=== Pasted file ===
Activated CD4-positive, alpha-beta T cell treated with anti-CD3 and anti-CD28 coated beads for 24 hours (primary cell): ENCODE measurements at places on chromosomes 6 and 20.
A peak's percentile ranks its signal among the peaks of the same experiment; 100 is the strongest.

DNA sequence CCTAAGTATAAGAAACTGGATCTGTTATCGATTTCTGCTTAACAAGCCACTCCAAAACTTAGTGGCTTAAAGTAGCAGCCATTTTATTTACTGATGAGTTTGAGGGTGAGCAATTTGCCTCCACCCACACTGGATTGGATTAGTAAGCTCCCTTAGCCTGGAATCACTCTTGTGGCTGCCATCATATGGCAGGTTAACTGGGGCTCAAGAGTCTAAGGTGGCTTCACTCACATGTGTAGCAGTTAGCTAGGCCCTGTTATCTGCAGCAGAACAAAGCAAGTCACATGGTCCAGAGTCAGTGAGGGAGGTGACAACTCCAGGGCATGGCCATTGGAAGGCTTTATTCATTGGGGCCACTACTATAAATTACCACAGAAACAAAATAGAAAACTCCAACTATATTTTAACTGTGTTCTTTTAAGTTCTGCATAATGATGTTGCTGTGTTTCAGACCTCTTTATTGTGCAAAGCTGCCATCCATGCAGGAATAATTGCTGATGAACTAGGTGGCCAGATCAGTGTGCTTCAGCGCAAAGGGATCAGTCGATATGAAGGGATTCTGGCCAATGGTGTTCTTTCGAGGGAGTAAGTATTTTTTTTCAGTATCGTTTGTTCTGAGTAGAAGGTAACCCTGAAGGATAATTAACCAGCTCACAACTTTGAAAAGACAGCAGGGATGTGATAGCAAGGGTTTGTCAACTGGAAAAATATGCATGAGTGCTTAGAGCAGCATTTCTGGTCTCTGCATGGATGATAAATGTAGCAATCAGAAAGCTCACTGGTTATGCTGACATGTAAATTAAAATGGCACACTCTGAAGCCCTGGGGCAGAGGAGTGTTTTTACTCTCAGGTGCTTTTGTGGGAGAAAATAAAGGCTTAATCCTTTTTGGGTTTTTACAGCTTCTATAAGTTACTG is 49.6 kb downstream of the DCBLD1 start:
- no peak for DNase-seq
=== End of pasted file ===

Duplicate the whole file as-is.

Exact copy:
Activated CD4-positive, alpha-beta T cell treated with anti-CD3 and anti-CD28 coated beads for 24 hours (primary cell): ENCODE measurements at places on chromosomes 6 and 20.
A peak's percentile ranks its signal among the peaks of the same experiment; 100 is the strongest.

DNA sequence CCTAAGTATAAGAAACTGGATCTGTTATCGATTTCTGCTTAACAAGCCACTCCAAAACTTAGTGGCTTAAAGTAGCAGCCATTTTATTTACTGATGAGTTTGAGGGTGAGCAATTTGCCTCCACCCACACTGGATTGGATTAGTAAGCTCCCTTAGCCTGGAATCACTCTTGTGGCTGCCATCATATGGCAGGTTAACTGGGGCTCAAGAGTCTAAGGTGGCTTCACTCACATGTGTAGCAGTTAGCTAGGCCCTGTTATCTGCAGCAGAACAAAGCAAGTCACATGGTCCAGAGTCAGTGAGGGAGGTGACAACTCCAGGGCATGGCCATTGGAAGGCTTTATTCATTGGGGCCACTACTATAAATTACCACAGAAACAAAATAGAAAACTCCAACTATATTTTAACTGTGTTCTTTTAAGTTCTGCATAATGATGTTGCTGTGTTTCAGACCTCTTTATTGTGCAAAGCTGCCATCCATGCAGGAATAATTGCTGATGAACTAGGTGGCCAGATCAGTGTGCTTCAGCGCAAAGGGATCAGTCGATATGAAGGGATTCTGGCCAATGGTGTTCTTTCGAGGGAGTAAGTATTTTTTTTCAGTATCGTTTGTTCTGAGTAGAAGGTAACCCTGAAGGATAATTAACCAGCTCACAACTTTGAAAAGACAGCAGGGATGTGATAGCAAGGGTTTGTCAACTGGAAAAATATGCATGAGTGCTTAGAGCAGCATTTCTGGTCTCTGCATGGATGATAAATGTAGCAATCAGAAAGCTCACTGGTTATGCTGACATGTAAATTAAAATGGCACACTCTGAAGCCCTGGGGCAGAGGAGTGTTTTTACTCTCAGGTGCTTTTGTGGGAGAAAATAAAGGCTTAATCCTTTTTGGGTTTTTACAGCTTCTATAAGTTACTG is 49.6 kb downstream of the DCBLD1 start:
- no peak for DNase-seq